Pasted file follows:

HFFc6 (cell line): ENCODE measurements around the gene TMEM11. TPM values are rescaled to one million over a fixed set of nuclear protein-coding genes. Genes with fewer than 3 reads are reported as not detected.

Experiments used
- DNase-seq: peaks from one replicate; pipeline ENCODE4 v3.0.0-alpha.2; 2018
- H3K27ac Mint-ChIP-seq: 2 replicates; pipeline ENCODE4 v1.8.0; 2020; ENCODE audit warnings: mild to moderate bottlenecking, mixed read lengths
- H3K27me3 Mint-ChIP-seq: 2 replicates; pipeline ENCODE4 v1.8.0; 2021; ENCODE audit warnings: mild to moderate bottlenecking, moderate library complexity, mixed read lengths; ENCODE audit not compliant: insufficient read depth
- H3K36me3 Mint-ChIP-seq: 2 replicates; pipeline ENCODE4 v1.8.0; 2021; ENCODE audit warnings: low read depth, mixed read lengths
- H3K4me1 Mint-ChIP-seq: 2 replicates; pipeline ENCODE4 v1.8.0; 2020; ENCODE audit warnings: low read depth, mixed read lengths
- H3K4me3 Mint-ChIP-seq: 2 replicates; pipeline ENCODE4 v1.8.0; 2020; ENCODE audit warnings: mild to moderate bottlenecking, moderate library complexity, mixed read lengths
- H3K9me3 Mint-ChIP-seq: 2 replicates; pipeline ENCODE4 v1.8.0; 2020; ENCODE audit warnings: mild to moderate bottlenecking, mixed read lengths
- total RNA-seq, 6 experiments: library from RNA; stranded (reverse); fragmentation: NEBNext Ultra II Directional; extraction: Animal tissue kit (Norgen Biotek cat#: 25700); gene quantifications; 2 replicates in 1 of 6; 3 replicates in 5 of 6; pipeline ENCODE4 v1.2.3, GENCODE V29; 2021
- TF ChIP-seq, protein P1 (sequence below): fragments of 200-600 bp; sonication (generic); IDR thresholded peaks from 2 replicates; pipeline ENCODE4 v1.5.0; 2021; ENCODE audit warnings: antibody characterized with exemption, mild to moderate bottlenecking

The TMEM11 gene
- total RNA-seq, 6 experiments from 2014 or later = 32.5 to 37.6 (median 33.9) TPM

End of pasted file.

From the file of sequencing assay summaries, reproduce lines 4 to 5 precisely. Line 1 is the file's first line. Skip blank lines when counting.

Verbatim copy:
- H3K27ac Mint-ChIP-seq: 2 replicates; pipeline ENCODE4 v1.8.0; 2020; ENCODE audit warnings: mild to moderate bottlenecking, mixed read lengths
- H3K27me3 Mint-ChIP-seq: 2 replicates; pipeline ENCODE4 v1.8.0; 2021; ENCODE audit warnings: mild to moderate bottlenecking, moderate library complexity, mixed read lengths; ENCODE audit not compliant: insufficient read depth